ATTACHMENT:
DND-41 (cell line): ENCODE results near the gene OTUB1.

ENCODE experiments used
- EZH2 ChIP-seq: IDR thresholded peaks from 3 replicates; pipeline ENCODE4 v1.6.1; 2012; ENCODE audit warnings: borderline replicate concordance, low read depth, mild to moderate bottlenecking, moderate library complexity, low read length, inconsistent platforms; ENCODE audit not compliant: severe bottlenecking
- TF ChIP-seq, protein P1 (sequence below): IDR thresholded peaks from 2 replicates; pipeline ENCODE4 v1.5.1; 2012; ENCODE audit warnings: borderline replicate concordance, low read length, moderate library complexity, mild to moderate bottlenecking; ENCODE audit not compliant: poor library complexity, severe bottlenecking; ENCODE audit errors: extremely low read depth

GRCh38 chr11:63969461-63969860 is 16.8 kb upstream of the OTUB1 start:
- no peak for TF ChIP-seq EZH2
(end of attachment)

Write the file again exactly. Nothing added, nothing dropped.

DND-41 (cell line): ENCODE results near the gene OTUB1.

ENCODE experiments used
- EZH2 ChIP-seq: IDR thresholded peaks from 3 replicates; pipeline ENCODE4 v1.6.1; 2012; ENCODE audit warnings: borderline replicate concordance, low read depth, mild to moderate bottlenecking, moderate library complexity, low read length, inconsistent platforms; ENCODE audit not compliant: severe bottlenecking
- TF ChIP-seq, protein P1 (sequence below): IDR thresholded peaks from 2 replicates; pipeline ENCODE4 v1.5.1; 2012; ENCODE audit warnings: borderline replicate concordance, low read length, moderate library complexity, mild to moderate bottlenecking; ENCODE audit not compliant: poor library complexity, severe bottlenecking; ENCODE audit errors: extremely low read depth

GRCh38 chr11:63969461-63969860 is 16.8 kb upstream of the OTUB1 start:
- no peak for TF ChIP-seq EZH2